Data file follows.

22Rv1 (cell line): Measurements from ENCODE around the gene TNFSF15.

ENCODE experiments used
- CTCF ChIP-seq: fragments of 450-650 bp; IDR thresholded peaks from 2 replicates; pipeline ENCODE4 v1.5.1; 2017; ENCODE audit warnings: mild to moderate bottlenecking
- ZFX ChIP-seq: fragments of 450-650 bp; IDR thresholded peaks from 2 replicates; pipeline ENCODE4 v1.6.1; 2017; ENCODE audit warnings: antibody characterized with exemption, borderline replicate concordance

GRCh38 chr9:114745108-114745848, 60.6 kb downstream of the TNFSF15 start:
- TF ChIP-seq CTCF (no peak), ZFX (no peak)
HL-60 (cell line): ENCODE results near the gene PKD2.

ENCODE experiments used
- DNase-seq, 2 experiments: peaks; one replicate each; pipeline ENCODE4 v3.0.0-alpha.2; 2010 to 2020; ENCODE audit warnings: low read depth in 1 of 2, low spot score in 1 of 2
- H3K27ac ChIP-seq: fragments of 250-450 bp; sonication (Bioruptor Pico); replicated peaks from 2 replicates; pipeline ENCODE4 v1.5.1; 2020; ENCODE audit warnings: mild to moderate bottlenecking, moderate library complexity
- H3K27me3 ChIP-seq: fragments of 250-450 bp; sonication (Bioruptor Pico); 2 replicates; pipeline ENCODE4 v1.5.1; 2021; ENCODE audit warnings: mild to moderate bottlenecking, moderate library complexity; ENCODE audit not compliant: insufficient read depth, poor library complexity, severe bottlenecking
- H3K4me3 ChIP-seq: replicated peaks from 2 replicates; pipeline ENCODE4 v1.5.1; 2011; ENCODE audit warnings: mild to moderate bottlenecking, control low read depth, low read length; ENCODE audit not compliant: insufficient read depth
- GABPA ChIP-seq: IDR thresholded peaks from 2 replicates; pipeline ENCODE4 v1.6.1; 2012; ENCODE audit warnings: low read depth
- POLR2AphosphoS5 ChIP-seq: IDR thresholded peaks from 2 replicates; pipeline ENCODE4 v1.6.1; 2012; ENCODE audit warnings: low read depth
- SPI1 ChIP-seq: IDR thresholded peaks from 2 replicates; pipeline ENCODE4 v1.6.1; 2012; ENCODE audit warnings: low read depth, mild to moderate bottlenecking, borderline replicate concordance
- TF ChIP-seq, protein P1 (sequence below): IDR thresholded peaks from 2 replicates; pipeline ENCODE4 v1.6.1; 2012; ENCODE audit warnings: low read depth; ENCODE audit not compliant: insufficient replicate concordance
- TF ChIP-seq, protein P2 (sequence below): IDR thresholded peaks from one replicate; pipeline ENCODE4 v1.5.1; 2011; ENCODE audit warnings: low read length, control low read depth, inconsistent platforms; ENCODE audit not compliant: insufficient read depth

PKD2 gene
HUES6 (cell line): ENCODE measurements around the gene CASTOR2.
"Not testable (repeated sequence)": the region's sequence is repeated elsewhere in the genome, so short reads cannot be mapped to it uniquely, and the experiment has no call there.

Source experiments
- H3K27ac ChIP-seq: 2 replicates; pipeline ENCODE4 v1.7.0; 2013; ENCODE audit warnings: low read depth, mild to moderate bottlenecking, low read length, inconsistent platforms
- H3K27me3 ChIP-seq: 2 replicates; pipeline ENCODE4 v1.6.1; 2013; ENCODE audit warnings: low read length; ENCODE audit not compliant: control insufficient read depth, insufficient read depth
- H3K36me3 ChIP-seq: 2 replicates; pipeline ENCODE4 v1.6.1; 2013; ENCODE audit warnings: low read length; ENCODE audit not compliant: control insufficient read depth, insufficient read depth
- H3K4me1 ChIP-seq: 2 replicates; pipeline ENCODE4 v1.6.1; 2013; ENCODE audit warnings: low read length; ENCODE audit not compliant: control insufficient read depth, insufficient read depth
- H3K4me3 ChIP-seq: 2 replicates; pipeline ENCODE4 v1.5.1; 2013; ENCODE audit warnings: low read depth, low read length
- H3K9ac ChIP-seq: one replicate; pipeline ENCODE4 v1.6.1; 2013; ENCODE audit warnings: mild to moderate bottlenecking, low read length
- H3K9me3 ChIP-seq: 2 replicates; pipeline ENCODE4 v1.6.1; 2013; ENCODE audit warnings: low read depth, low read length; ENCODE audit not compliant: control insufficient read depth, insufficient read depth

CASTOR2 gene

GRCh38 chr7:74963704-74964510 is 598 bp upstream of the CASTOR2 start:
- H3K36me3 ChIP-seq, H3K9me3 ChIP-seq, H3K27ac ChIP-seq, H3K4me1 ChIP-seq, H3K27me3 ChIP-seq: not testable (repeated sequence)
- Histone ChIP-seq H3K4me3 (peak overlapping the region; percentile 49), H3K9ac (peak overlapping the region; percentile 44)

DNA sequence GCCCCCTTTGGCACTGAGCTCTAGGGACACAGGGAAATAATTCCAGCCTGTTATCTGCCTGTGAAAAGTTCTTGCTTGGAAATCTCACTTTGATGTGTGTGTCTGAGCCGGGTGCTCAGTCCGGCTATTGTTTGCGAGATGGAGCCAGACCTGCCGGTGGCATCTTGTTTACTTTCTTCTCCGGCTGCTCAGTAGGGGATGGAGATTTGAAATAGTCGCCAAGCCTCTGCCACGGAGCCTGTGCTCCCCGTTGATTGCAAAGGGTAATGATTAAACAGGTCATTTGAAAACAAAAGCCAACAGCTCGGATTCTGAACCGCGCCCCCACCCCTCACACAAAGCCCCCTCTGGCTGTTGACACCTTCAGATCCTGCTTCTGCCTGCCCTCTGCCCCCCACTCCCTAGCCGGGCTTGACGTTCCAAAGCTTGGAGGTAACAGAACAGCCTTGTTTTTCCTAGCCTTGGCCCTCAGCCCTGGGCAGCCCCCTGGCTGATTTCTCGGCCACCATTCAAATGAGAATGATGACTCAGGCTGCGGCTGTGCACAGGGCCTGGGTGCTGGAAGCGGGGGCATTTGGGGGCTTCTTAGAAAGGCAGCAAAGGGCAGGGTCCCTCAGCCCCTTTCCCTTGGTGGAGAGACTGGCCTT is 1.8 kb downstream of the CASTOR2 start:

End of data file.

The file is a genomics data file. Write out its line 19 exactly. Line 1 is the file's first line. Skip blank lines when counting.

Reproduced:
HUES6 (cell line): ENCODE measurements around the gene CASTOR2.